Bill understands my growing infatuation, and, happily, accepts it and even shares it.
The object of my affection is small, but mighty. Unassuming, but all knowing. Silent, but speaks volumes.
It’s my Fitbit, a two-inch, plastic, digital body monitor. It conveniently slips into or clips onto my pocket, or clips onto my belt loop or waistband. Fitbit wirelessly records each step I take, and then conveys on its tiny screen how many total steps I’ve taken, distance traveled, changes in elevation equivalent to stairs climbed, calories burned, and even the time of day. After I’ve been active, a flower on a stem grows longer and adds leaves in relation to the level. Fitbit recommends a minimum of 10,000 steps a day, which is about five miles. I don’t bother with the diet and sleep monitoring components. When I’ve achieved a benchmark, Fitbit sends me a congratulatory email.
We had known about fitness trackers in general, but didn’t want to wear the kind in a wristband or watch. Most of my workout pants don’t have pockets, so carting my smartphone with a fitness tracking app was a no-go. We learned about Fitbit on a recent trip to Indianapolis to watch our niece Lauren, an Indiana Senior Girls All-Stars Basketball player, compete in the annual tournament vs. Kentucky’s Senior Girls All-Stars Basketball team. Before the game, we walked around downtown with Lauren’s sister, Lizzy and her husband, Nathan, who kept checking something in his pocket. It was a Fitbit One, and Nathan was enamored with it. By the way, Lauren’s team won. Yeah, Lauren!
As soon as we returned home, Bill bought us each a Fitbit One and our lives haven’t been the same since. I activated Fitbit on my computer, answering a few getting-to-know-you questions. When it asked for my weight, I was tempted to retort, “None of your business, buster.” I decided, however, that would have gotten us started on the wrong foot, so to speak. I typed the numbers. OK, so I fudged them slightly.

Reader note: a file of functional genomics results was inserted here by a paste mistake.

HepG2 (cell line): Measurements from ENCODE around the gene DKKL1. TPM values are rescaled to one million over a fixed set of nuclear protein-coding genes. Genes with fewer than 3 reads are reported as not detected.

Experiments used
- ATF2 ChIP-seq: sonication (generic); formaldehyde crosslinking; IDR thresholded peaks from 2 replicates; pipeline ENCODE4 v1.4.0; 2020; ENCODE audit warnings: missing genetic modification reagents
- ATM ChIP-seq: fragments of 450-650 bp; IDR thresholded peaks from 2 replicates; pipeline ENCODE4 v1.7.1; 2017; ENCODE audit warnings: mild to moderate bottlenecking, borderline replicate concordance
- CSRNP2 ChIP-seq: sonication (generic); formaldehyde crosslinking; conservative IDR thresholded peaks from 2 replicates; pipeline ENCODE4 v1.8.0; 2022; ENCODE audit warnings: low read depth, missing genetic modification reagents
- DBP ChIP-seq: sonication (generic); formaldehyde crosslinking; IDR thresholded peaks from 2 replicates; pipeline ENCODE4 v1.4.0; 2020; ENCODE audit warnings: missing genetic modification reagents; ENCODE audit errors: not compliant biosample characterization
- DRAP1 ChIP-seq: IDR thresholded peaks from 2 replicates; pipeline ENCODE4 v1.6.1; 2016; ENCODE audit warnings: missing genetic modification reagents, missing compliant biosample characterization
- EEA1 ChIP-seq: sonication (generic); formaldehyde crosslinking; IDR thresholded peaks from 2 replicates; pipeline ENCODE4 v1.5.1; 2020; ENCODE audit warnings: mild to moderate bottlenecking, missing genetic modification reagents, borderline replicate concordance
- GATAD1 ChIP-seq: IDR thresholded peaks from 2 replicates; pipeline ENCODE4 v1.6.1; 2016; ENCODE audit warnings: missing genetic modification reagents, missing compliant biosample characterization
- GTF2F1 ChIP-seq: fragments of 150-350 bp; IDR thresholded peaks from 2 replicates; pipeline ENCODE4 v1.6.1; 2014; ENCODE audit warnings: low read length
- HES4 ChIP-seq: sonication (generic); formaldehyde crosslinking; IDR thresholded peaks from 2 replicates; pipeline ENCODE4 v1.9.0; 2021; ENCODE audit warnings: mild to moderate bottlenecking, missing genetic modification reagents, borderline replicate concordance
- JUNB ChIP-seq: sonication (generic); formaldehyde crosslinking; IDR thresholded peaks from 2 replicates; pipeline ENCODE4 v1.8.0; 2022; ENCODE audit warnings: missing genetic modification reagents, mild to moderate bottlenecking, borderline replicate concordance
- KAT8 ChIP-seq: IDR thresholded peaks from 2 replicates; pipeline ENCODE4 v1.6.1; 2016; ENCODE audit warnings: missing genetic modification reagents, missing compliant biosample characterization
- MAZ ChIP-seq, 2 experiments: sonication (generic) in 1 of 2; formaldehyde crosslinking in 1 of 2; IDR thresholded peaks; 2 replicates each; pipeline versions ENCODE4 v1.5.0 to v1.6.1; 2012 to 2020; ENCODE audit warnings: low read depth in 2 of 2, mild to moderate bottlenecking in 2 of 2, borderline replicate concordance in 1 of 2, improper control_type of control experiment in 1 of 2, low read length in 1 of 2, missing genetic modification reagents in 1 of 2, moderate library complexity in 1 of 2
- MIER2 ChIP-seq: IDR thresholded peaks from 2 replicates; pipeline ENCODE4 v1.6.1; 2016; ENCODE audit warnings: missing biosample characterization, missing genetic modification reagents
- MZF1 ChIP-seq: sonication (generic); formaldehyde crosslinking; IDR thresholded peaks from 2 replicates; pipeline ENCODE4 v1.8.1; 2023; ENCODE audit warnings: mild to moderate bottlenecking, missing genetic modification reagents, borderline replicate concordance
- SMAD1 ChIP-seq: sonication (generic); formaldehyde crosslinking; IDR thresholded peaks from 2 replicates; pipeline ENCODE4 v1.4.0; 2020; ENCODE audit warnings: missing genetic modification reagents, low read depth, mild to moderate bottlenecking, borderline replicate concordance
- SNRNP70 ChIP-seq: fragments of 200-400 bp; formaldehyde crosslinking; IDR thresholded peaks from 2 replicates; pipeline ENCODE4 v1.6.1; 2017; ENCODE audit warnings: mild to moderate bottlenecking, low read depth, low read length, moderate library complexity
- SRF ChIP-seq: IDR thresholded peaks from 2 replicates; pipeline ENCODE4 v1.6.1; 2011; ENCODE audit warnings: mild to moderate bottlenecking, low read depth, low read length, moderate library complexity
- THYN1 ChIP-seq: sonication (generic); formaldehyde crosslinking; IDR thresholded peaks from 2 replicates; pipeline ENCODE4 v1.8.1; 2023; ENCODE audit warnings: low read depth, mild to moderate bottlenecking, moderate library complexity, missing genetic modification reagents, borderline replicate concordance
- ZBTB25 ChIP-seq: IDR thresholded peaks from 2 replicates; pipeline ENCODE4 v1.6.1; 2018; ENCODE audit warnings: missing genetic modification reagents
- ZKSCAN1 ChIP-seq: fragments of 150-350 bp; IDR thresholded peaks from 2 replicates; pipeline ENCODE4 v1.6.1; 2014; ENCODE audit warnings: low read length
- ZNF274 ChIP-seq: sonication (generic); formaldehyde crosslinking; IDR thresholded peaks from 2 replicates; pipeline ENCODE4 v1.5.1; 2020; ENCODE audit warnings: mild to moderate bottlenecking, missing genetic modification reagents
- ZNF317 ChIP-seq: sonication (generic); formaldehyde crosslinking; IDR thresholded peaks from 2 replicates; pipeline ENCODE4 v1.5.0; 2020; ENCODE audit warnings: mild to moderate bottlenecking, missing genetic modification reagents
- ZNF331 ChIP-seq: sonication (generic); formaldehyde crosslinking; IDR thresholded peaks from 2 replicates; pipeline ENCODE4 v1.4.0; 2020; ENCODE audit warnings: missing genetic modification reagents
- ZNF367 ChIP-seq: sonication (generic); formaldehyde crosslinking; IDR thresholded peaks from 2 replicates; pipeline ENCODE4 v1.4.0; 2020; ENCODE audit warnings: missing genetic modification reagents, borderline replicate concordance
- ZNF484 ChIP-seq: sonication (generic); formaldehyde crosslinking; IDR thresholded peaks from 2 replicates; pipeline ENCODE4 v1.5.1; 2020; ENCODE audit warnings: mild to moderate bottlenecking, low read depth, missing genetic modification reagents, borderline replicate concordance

Why I even wanted a fitness tracker to begin with still eludes me. I’ve always been fairly self-motivated to exercise. I ran for years until the dreaded condition known as runner’s knee forced me to ease up on pounding the pavement, and converted me instead into a fast walker. While running also used to be my favorite way to explore a new destination, now it’s walking. Hiking and biking are my other favorite sports and just as much fun to do at home as on the road.
I’ve been on active vacations – hiking and biking in the Veneto region of Italy and in Costa Rica with Butterfield & Robinson, and hiking and canoeing in the Scottish Highlands and islands with BattenKill Canoe. On girlfriend getaways at Canyon Ranch Spa in Tucson and the Berkshires and at Westglow Spa in Blowing Rock, NC, we spent more time hiking, biking, and snowshoeing than indulging in massages and facials . On trips like these, the mantra is essentially Just Move, and I’m eager to oblige.
Still, there’s something about Fitbit that ramps up my interest in physical activity.
Fitbit and I have developed a close rapport. Fitbit flashes random messages on its screen. The initial one was Hello, which I thought was appropriately chaste for our first date. Fitbit flirts with me (Woot. Hey Hey.). Sometimes it just wants conversation (What’s Up.). I envy Fitbit for being multilingual (Bonjour. Vamos.). Often, it exhorts me to move more (Faster. Climb It. Step It Up.), which borders on nervy, given I’m the one exerting all the effort. Then again, its job is to motivate me. Best of all, I know Fitbit loves me (Smooches. Love Ya.), and craves my love in return (Hug Me. Hold Me.).
How do I love thee, Fitbit? Let me count the ways.
- You’re basic black, so you color coordinate perfectly with the bulk of my travel wardrobe – also black.
- You match my definition of travel, which is anytime I leave my front door. You’re always ready to go (Note to self: Keep Fitbit fully charged.) and so easy to transport.
- As much as I enjoy sitting in cafes or on park benches when I travel and simply watching the world go by, I can rely on you to urge me to get up and get it in gear.
Just a week after Fitbit came into my life, I lost it. I apparently hadn’t clipped it securely enough to my belt loop, and when Bill and I returned home one evening from shopping and dinner with friends, I realized Fitbit was gone. I was heartbroken. I placed a panicked call to the hostess at the restaurant, and explained my dilemma, which sent her scurrying beneath our cloth-draped table with flashlight in hand. Alas, Fitbit wasn’t there. Bill proposed that we drive the half hour back to the shopping center to retrace our steps, and off we went.
It’s very smart of Fitbit software to contain a mobile syncing device to track your missing Fitbit, and Bill put it to use on my phone while I anxiously scanned the ground. What a relief that someone had found my Fitbit and kindly placed it on the wide rim of a trash receptacle in hopes that we soon would be reunited.